### Video Transcript

An unknown mass of CaCO3 was
dissolved to make up a solution of 80 milliliters. Upon titration, it was found that
60 milliliters of four-molar HCl completely neutralized the CaCO3 solution. What was the concentration of the
CaCO3 solution? What mass of CaCO3 was dissolved in
the solution. Give your answer in grams.

We can start this problem by
writing a balanced chemical equation between HCl and CaCO3. When an acid reacts with a
carbonate, three products are formed: a salt, water, and carbon dioxide. In this example, hydrochloric acid
reacts with calcium carbonate to produce calcium chloride, the salt, water, and
carbon dioxide. Be careful to ensure that the
reaction is balanced by adding appropriate coefficients before continuing on with
the problem.

As a titration experiment was
performed, we should recall the key equation for solving titration problems. 𝑛 equals 𝑐𝑣, where 𝑛 represents
the amount in moles, 𝑐 is the concentration in moles per liter, and 𝑣 is the
volume in liters. We can make a table to match the
values given in the question with the variables of our key equation. We will also record the molar ratio
of hydrochloric acid to calcium carbonate.

In the titration experiment, 60
milliliters of a four-molar hydrochloric acid solution were used. We can add the concentration to the
appropriate box in our table, recognizing that molar and moles per liter are
equivalent units. The volume is given in milliliters
but must be converted into liters in order for the liters in the concentration unit
to cancel when solving. Recognize that 1000 milliliters are
equivalent to one liter. We can then multiply the 60
milliliters by one liter over 1000 milliliters. This gives us a volume of 0.06
liters.

The hydrochloric acid solution was
used to completely neutralize 80 milliliters of a calcium carbonate solution. Once again, the volume is given in
milliliters and must be converted into liters by multiplying by one liter over 1000
milliliters. This gives us the volume of 0.08
liters.

The first question asked us to
determine the concentration of the calcium chloride solution. Now that the given values have been
filled into the table, we are ready to solve the problem. We can substitute our hydrochloric
acid concentration and volume into the key equation to determine the number of moles
of hydrochloric acid to be 0.24 moles.

Now that we know the number of
moles of hydrochloric acid used, we can determine the number of moles of calcium
carbonate used in the titration. Looking at the balanced chemical
equation we can see that the molar ratio of hydrochloric acid to calcium carbonate
is two to one. As the molar ratio is not one to
one, we will need to perform a conversion to convert the moles of hydrochloric acid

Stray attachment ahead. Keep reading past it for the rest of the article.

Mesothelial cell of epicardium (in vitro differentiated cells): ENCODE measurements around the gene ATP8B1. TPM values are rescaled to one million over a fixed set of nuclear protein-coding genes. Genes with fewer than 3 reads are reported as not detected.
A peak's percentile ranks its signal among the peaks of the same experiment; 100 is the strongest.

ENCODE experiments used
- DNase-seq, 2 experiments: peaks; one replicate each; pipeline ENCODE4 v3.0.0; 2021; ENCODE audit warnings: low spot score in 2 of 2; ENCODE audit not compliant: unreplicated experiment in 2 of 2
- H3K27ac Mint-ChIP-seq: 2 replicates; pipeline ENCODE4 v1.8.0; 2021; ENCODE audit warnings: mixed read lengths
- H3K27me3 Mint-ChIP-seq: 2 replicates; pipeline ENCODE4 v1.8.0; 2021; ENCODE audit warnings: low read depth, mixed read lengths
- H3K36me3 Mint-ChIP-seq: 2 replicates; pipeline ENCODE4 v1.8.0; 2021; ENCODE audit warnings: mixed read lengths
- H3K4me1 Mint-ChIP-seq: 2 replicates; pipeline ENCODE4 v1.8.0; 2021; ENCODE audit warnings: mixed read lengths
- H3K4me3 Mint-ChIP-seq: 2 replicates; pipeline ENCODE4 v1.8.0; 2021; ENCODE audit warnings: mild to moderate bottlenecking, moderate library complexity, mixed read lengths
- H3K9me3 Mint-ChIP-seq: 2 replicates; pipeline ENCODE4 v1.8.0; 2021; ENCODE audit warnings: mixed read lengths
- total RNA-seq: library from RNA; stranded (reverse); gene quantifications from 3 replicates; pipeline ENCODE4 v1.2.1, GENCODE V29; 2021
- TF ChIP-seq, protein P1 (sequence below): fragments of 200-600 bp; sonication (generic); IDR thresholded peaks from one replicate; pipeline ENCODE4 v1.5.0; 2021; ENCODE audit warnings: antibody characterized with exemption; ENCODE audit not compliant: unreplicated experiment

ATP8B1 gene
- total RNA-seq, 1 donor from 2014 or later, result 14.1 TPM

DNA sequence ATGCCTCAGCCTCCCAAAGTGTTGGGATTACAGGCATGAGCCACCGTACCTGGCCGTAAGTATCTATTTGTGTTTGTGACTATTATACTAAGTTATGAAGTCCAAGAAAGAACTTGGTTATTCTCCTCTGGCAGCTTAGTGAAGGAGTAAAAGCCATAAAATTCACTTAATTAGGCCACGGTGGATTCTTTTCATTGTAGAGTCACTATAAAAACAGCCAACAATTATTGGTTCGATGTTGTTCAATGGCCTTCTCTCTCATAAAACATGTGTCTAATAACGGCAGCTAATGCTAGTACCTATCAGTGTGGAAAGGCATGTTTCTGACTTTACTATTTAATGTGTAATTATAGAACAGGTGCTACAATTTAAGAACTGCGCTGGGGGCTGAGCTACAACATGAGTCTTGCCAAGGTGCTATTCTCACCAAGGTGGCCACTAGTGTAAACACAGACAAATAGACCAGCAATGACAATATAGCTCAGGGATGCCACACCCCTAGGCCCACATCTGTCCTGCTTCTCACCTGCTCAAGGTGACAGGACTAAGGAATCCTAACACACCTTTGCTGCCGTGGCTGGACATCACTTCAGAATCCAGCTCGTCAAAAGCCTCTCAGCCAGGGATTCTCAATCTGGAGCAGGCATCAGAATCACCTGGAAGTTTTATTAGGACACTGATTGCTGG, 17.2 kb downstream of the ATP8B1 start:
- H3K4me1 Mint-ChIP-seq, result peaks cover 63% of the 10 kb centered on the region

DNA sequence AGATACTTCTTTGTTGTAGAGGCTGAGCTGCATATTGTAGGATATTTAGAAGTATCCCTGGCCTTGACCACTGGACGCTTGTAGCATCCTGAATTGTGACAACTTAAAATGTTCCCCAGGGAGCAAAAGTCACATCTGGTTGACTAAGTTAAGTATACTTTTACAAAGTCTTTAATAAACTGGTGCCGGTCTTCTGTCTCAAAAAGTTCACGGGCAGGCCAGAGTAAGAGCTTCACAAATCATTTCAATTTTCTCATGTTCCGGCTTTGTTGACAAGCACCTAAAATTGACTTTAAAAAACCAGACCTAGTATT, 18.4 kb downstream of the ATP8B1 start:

into moles of calcium carbonate. We will start the conversion
process with moles of hydrochloric acid. We will then multiply by our molar
ratio, written as a fraction with moles of hydrochloric acid in the denominator so
that the units cancel out.

We perform the calculation and
determine the number of moles of calcium carbonate to be 0.12 moles. Next, we can rearrange our key
equation in order to solve for the concentration of calcium carbonate. We can substitute our calcium
carbonate amount and volume and determine the concentration of calcium carbonate to
be 1.5 molar.

The second question asked us to
determine the mass of calcium carbonate that was dissolved in the solution. In order to calculate the mass, we
will need to recognize our second key equation. 𝑛 equals lowercase 𝑚 over capital
𝑀, where 𝑛 is still the amount in moles, lowercase 𝑚 is the mass in grams, and
capital 𝑀 is the molar mass in grams per mole. Be careful not to confuse this
capital 𝑀 with the unit molar, also represented by capital M. We know the amount of moles of
calcium carbonate that were in the original solution, but we need to calculate the
molar mass before we can solve for the mass.

The molar mass is the sum of the
atomic masses of the constituent atoms in the compound. For calcium carbonate, that means
adding the atomic mass of one calcium atom, one carbon atom, and three oxygen
atoms. We can find the atomic masses on
the periodic table. The atomic mass of calcium is 40,
carbon 12, and oxygen 16. This gives us a molar mass of 100
grams per mole for calcium carbonate. Next, we can rearrange our key
equation to solve for the mass in grams. We can substitute the number of
moles of calcium carbonate and the molar mass of calcium carbonate and determine the
mass of calcium carbonate in the solution to be 12 grams.